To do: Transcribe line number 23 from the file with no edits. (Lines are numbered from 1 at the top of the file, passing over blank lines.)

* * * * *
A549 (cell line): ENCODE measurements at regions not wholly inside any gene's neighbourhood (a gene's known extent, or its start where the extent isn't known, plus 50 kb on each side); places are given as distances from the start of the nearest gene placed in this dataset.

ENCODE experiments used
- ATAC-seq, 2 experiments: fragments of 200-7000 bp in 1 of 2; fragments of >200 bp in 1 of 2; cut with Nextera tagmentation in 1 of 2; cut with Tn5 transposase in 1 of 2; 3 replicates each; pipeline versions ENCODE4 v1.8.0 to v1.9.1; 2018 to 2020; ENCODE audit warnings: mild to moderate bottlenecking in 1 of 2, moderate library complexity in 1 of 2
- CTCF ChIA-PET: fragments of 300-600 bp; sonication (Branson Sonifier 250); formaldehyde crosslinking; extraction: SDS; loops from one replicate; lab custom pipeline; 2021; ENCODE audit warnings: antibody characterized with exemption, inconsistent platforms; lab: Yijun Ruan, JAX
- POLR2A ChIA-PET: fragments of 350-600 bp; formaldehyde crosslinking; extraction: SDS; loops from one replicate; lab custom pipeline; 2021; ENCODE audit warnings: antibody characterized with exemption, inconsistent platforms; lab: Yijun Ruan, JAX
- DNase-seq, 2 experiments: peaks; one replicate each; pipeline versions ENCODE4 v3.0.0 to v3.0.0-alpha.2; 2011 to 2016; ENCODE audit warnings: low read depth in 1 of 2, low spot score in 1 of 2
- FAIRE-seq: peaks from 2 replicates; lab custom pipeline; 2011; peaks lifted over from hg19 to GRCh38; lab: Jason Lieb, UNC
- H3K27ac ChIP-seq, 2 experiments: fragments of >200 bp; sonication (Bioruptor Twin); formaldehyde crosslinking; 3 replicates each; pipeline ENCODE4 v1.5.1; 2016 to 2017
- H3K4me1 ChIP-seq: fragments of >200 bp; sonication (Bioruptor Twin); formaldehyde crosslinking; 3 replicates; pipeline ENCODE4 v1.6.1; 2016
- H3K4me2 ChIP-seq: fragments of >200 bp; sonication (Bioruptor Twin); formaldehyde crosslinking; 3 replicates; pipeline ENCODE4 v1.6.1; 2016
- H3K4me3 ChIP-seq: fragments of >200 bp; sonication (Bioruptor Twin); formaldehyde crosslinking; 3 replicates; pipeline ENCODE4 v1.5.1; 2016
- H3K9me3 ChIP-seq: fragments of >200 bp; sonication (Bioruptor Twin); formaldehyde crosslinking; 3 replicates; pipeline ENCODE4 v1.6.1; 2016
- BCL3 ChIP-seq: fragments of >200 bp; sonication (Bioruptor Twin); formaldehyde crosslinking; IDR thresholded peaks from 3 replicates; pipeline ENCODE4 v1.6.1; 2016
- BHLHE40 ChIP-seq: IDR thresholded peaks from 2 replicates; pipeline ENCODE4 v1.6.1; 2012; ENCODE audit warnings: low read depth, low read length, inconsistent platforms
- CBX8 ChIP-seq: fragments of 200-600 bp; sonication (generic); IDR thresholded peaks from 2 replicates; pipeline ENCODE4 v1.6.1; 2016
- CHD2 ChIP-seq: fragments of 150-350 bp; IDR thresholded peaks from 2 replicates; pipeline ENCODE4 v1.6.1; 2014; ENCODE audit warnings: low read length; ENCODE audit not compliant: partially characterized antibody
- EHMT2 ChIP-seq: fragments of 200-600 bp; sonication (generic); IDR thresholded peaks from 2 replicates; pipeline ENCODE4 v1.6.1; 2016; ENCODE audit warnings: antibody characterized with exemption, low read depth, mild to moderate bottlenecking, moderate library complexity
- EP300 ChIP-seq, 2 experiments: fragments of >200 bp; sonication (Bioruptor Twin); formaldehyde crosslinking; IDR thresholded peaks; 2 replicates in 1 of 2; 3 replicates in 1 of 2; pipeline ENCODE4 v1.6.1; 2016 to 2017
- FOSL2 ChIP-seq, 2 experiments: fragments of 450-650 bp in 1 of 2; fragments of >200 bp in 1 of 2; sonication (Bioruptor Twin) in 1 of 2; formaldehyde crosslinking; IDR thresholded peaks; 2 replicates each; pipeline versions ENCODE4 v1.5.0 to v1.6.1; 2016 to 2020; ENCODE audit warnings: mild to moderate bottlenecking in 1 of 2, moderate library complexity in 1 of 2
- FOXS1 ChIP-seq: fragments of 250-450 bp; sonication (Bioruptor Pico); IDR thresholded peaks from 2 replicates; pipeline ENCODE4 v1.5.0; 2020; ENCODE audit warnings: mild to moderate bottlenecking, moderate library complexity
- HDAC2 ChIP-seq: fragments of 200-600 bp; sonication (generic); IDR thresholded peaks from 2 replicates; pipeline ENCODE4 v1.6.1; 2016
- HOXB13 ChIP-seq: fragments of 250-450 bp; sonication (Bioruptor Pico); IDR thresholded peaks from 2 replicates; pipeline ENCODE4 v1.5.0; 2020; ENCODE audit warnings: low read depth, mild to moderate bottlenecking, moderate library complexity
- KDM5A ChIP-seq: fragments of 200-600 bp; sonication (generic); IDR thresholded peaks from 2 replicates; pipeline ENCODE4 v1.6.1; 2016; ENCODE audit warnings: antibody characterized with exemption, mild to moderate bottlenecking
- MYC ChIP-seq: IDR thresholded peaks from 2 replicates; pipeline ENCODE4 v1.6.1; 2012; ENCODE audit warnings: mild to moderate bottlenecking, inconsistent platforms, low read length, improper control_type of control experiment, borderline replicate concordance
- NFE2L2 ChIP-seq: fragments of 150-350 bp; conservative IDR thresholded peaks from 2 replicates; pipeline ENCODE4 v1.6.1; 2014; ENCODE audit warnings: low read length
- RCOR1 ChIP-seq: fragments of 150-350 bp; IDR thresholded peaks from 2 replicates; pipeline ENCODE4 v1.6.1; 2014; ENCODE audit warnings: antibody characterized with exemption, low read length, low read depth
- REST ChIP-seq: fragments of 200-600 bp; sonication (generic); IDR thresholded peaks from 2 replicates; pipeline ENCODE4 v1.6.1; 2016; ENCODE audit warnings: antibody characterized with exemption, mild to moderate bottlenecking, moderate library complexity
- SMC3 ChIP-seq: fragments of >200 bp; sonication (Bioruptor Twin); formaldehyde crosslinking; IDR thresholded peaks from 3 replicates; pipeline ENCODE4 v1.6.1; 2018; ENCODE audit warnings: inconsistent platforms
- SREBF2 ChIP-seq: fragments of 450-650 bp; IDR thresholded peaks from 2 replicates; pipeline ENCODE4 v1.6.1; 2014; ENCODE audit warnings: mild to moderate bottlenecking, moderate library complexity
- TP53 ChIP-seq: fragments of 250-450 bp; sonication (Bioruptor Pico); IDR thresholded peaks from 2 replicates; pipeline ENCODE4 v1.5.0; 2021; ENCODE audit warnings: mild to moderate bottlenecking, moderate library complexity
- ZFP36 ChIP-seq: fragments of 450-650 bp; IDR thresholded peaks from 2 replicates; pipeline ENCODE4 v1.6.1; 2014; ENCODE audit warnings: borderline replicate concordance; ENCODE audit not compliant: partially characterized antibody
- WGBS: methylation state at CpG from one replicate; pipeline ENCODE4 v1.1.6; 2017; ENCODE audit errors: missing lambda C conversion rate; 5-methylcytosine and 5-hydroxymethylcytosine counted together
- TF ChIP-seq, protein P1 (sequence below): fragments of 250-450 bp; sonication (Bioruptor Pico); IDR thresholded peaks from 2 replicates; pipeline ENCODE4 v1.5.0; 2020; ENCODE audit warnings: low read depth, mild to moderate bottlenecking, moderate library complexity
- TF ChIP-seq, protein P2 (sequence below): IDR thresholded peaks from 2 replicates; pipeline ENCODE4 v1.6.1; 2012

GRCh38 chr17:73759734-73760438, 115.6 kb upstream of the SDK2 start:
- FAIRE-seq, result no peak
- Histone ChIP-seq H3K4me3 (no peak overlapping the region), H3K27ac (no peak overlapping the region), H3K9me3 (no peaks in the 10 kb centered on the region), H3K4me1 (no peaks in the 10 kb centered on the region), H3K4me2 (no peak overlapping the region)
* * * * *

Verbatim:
- KDM5A ChIP-seq: fragments of 200-600 bp; sonication (generic); IDR thresholded peaks from 2 replicates; pipeline ENCODE4 v1.6.1; 2016; ENCODE audit warnings: antibody characterized with exemption, mild to moderate bottlenecking